With all that we are required to do each day, we may not pay much attention to exactly how much sleep we are getting.
Our work and school requirements tend to determine when we get up, and the shows available on television may determine when we go to bed. The bedtimes we give children are likely based on what is convenient for adults, or on the child’s willingness to go to bed.
While this may not seem like a problem, the amount of sleep we get has a lot more to do with our health and well-being than we realize. This is even truer for children, given their growth and developmental requirements. Many people have heard that “8 hours of sleep” is ideal, but this is not true for children.
For the first time, a professional organization has developed age-specific recommendations for sleep times based on a scientific review of the research relating sleep to health, performance, and safety (Hirshkowitz et al., 2015). The National Sleep Foundation now recommends wider appropriate sleep ranges for most age groups. The new recommendations are as follows:
- Newborns (0-3 months): Sleep range narrowed to 14-17 hours each day (previously it was 12-18)
- Infants (4-11 months): Sleep range widened two hours to 12-15 hours (previously it was 14-15)
- Toddlers (1-2 years): Sleep range widened by one hour to 11-14 hours (previously it was 12-14)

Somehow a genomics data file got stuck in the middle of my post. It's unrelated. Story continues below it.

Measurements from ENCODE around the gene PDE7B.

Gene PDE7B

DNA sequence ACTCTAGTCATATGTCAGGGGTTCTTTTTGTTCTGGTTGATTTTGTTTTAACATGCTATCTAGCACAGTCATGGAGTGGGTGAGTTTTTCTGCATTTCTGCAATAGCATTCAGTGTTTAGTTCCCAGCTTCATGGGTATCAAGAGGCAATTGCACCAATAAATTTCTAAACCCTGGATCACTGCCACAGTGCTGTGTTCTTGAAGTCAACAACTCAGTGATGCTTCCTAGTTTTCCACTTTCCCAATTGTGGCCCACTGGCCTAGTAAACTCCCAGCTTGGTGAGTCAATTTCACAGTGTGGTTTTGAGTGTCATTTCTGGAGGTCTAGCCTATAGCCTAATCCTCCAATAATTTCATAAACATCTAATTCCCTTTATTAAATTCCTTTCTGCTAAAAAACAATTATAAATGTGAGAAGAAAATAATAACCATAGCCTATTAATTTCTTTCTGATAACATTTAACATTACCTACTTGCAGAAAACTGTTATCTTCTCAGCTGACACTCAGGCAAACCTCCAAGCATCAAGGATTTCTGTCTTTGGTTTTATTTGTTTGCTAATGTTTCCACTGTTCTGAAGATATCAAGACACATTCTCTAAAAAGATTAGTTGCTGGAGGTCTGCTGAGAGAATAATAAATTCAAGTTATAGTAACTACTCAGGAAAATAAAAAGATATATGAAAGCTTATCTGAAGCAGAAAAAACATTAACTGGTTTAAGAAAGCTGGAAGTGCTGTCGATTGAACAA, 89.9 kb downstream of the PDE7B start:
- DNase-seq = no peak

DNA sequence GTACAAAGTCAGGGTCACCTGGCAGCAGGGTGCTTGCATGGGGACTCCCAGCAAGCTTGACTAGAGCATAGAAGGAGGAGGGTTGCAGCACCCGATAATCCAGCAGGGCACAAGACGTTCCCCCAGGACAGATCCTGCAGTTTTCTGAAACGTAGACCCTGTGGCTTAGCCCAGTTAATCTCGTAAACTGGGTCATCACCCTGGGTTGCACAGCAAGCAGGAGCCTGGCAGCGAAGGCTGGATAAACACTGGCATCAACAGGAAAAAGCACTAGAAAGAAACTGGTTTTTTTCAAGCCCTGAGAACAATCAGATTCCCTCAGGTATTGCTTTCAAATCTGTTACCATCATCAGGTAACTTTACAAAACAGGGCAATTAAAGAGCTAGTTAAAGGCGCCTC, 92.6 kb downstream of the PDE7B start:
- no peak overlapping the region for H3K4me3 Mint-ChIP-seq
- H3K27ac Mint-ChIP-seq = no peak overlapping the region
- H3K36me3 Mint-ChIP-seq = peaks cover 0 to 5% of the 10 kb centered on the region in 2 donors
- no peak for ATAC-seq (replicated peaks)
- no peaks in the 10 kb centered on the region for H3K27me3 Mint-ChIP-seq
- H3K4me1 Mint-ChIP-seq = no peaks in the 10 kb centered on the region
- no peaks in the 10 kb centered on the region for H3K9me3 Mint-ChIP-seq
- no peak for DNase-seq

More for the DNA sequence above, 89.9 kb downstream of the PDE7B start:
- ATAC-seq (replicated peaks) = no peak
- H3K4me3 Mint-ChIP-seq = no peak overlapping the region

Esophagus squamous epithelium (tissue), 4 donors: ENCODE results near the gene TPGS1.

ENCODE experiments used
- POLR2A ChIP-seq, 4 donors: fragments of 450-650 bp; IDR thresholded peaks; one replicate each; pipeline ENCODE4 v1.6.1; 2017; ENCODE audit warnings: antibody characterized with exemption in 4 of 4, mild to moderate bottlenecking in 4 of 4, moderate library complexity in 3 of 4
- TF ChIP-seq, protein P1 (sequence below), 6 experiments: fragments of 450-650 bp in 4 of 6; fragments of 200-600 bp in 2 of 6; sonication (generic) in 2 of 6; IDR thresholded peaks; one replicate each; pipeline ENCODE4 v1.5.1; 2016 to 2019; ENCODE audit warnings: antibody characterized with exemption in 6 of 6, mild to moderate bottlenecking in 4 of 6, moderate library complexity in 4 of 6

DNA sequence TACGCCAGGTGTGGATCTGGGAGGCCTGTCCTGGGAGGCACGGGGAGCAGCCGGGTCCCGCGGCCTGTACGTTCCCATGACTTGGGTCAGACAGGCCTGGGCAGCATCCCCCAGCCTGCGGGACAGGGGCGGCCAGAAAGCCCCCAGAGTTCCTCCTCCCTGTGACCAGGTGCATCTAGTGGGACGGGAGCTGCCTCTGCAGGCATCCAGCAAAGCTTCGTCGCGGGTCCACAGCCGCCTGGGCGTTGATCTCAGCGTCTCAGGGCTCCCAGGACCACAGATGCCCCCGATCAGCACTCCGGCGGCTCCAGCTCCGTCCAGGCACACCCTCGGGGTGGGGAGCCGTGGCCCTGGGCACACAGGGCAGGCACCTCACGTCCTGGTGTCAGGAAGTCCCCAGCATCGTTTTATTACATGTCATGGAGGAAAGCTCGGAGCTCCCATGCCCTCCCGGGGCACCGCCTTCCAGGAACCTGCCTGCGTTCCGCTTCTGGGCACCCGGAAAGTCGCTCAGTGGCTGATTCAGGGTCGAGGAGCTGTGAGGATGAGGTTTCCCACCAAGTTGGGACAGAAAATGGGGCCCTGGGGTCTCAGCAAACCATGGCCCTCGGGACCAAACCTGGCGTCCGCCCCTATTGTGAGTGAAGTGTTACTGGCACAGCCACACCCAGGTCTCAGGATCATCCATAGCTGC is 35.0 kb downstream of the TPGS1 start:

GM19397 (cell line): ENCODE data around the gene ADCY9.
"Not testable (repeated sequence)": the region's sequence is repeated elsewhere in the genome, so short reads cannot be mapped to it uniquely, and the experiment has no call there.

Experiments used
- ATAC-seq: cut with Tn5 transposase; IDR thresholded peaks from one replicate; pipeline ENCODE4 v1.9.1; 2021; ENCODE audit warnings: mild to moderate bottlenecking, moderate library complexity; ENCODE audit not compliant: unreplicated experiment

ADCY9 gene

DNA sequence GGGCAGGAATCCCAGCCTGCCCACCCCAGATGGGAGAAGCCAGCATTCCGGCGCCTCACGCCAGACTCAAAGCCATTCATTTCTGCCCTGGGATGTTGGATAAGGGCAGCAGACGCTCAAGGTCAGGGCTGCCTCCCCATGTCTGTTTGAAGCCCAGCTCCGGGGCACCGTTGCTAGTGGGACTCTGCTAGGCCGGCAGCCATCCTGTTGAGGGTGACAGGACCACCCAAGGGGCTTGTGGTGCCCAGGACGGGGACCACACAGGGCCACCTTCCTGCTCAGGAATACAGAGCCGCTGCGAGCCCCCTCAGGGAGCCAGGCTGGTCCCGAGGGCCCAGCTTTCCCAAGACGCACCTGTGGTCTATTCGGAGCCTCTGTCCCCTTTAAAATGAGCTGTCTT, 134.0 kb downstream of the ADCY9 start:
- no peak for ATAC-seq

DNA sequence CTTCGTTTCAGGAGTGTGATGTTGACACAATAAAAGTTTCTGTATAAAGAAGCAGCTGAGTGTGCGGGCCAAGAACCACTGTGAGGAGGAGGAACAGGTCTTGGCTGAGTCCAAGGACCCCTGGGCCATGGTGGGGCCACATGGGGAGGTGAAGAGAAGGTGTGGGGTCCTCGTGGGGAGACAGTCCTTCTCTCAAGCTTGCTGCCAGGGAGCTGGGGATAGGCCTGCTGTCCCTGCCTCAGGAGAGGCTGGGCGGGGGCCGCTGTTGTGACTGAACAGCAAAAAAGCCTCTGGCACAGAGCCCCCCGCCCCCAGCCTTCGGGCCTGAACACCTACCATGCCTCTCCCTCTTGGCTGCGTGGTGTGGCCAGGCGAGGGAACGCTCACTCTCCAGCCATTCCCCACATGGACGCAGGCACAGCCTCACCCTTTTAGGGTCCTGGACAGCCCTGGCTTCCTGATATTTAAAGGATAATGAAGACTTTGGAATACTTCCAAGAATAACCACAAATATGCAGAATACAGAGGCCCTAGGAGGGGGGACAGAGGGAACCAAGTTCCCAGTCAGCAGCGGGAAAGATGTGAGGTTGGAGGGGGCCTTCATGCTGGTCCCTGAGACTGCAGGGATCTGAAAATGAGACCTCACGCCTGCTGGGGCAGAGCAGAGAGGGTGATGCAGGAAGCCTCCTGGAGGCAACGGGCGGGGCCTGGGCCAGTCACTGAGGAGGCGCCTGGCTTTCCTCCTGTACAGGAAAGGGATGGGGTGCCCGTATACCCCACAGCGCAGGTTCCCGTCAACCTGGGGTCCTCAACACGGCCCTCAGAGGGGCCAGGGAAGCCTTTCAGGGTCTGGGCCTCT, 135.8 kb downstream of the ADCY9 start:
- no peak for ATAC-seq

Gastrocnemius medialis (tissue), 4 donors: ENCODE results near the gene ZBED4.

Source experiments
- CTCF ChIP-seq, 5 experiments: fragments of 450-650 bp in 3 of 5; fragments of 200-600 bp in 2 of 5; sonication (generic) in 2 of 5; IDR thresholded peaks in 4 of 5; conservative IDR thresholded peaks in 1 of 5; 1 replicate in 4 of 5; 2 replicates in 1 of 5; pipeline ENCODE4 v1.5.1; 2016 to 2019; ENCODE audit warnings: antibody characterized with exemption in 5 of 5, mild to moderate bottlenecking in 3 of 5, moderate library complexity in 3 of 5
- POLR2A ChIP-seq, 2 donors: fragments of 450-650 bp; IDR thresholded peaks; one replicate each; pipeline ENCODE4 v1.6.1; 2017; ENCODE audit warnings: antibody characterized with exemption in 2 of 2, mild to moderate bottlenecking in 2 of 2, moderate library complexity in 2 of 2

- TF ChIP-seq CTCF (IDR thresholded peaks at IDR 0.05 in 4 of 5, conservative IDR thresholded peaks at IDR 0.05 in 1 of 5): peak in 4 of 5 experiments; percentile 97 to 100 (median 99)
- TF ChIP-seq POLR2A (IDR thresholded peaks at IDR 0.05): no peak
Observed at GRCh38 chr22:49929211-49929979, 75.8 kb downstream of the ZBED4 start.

- Preschoolers (3-5): Sleep range widened by one hour to 10-13 hours (previously it was 11-13)
- School age children (6-13): Sleep range widened by one hour to 9-11 hours (previously it was 10-11)
- Teenagers (14-17): Sleep range widened by one hour to 8-10 hours (previously it was 8.5-9.5)
- Younger adults (18-25): Sleep range is 7-9 hours (new age category)
- Adults (26-64): Sleep range did not change and remains 7-9 hours
- Older adults (65+): Sleep range is 7-8 hours (new age category)
These sleep times are recommended as “appropriate”, which means that parents should consider all quality of life factors in determining the right amount of sleep for their children. While each child may require somewhat more or less than the recommendations, these ranges also provide parents with a good guide for determining whether their child is sleeping too little or too much. If a child’s sleep duration is well outside the recommended range, it is important to talk with the child’s healthcare provider(s) to determine what, if any, interventions are needed. Of course, adults need to get the appropriate amount of sleep, too. The sleep range for 26-64 year olds did not change and remains 7-9 hours. For growing children, however, changes in sleep time may have a lot to do with everything from their social functioning to their behaviors and learning ability.
Hirshkowitz, M., Whiton, K., Albert, S.M., Alessi, C., Bruni, O., DonCarlos, L…Hillard, P.J. (2015). National Sleep Foundation’s
sleep time duration recommendations: methodology and results summary. Sleep Health, 1(1), 40-43.